Monday I ran home from work, to my current home in Astoria, where I’m subletting a furnished second bedroom from a friend of a friend. My training program called for 4 x 1 minute of hill repeats, so I decided to ge them done on the 59th Street Bridge. Doing hill repeats on the Queensboro Bridge feels like have a quarrel with your best friend: you each remain intractable, you recite the same complaints and offenses over and over, no one wins, but yet it ends well because of your undying affection for one another. Or at least, that’s what it felt like to me, because I love this bridge and I believe that her inclines and climates ultimately help me become a better runner, much the same way my best friend helps me become a better person.

It was foggy, and the mist saturated my hair and wrapped itself around my skin. Visibility from the bridge was exceedingly poor; instead of looking around like usual, I focused on form during my multiple climbs up the eastern side (headed back towards Manhattan).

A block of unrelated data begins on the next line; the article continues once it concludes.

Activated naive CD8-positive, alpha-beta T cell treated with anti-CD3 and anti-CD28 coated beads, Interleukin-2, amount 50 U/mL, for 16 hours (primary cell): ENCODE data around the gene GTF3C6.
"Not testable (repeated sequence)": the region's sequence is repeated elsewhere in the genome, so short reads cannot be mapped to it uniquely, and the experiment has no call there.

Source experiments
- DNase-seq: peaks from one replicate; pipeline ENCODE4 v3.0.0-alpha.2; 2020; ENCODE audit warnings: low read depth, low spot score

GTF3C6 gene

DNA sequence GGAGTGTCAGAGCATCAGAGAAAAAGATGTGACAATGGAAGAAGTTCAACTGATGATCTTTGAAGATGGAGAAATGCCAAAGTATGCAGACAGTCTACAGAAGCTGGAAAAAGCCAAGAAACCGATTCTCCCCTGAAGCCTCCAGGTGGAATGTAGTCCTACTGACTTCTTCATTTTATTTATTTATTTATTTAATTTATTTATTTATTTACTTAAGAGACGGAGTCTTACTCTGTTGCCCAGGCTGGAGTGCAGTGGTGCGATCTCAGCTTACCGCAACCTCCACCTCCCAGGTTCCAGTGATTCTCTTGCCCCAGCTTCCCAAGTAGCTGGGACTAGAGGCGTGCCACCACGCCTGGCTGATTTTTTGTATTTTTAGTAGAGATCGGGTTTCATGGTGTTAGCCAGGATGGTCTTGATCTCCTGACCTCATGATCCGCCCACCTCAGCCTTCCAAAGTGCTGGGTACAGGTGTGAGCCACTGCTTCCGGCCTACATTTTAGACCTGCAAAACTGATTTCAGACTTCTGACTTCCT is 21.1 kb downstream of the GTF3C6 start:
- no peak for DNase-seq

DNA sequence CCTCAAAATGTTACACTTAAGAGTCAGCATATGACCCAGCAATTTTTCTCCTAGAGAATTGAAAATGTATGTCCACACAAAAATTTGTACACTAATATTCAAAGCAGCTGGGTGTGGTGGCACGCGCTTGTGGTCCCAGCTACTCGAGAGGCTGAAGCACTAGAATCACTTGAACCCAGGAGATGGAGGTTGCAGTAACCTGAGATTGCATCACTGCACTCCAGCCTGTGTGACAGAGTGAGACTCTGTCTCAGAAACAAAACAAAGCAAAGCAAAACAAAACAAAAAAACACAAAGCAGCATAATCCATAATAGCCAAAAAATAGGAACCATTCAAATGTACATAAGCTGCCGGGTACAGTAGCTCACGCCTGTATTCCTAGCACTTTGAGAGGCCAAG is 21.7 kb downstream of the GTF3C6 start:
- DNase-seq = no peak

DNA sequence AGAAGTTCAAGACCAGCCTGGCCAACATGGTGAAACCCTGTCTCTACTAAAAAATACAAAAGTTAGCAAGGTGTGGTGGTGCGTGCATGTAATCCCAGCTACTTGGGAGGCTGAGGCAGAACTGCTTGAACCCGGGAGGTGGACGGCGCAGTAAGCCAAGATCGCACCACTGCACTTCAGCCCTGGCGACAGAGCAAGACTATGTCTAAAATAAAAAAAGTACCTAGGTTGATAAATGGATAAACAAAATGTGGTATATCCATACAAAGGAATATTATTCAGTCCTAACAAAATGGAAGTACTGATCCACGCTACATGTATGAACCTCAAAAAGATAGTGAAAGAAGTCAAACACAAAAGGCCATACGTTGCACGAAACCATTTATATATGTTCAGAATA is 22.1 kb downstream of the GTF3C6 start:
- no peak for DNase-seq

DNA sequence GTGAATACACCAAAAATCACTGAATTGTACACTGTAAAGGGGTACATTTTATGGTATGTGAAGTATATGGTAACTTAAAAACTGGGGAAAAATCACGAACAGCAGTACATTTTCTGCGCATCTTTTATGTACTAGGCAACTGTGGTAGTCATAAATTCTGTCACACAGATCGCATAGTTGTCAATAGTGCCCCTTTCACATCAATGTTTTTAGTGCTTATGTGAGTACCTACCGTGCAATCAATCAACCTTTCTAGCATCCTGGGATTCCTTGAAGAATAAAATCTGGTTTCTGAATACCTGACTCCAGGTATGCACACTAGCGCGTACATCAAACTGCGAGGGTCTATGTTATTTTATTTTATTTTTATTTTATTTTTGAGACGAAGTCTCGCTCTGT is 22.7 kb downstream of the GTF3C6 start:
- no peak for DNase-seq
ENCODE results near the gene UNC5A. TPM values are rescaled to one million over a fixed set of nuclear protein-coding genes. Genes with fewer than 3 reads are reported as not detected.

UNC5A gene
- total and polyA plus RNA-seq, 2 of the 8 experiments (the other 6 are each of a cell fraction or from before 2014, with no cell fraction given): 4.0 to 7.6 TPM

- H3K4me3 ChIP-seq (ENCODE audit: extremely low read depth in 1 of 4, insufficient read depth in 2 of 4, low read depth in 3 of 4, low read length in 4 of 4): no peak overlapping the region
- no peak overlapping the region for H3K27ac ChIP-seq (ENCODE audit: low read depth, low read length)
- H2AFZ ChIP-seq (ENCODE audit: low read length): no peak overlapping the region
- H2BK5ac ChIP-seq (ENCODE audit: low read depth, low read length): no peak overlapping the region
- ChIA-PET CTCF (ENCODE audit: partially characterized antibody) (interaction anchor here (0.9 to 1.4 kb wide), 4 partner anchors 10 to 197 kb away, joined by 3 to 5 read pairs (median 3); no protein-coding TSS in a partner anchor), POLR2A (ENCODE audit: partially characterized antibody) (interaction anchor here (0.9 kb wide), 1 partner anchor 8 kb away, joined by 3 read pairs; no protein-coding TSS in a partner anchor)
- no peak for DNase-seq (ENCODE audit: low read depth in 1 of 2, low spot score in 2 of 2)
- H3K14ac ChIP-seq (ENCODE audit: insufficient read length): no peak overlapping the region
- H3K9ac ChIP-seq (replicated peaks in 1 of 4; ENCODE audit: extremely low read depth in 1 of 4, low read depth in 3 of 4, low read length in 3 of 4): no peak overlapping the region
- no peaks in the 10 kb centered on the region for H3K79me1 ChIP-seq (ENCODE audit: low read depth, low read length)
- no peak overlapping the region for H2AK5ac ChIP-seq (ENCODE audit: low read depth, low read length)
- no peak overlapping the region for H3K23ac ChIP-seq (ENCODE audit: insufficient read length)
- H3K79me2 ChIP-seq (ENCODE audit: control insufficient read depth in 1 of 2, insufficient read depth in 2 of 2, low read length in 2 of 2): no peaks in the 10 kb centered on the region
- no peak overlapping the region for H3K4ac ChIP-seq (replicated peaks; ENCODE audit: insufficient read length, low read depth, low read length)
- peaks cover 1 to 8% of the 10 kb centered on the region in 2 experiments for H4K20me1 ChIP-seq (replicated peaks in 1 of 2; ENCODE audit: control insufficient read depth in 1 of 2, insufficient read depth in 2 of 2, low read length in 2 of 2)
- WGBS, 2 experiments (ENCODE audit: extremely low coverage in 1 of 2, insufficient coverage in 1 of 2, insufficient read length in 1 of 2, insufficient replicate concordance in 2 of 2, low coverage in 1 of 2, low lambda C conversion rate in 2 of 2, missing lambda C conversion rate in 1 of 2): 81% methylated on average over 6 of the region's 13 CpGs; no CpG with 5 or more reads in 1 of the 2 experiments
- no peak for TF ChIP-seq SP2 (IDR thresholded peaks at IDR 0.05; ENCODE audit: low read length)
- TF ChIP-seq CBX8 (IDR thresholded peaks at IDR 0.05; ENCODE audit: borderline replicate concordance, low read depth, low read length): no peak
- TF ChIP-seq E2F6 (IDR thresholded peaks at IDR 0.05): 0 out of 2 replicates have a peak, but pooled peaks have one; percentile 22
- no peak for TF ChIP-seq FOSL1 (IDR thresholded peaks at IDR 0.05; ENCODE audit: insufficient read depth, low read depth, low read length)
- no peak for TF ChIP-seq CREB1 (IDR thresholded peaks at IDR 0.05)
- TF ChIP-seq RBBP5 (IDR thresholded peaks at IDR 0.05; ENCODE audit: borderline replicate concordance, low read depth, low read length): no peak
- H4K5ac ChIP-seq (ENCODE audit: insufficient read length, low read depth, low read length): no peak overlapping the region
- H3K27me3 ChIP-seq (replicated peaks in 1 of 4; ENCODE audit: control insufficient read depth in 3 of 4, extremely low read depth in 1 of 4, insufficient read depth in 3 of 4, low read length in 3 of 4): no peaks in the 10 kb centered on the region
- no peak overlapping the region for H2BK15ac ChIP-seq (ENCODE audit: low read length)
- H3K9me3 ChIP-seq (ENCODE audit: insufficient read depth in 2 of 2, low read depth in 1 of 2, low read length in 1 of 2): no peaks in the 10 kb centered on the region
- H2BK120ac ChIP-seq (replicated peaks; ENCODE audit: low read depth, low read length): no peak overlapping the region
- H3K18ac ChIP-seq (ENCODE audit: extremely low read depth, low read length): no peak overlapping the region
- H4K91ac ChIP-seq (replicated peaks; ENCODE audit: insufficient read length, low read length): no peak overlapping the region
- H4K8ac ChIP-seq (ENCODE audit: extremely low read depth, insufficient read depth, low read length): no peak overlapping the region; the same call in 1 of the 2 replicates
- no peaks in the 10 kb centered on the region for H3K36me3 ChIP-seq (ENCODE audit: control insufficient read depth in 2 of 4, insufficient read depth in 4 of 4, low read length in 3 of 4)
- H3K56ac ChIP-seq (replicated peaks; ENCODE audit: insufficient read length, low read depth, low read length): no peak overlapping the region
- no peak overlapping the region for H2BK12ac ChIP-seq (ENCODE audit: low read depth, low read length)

Earlier in the day I had an appointment with my old PT, Danielle. I finally decided to go because Betty had been griping at me long enough; marathon training would start in less than a month;, and I wanted to get this ache sorted now before it turned into an injury. Danielle put me through various tests of mobility and balance, and determined that my issues with Betty (my right adductor brevis, an inner thigh muscle at the upermost part of my leg) is possibly aggravated by the fact that my right foot and hip is highly inflexible. So instead of my foot and hip acting as a shock absorber and balancer, poor Betty has had to do all that work herself. (No WONDER she’s so bitter, I can totally relate.) For this issue Danielle gave me a few flexibility/mobility exercises to do, easy stuff that actually leaves me achy.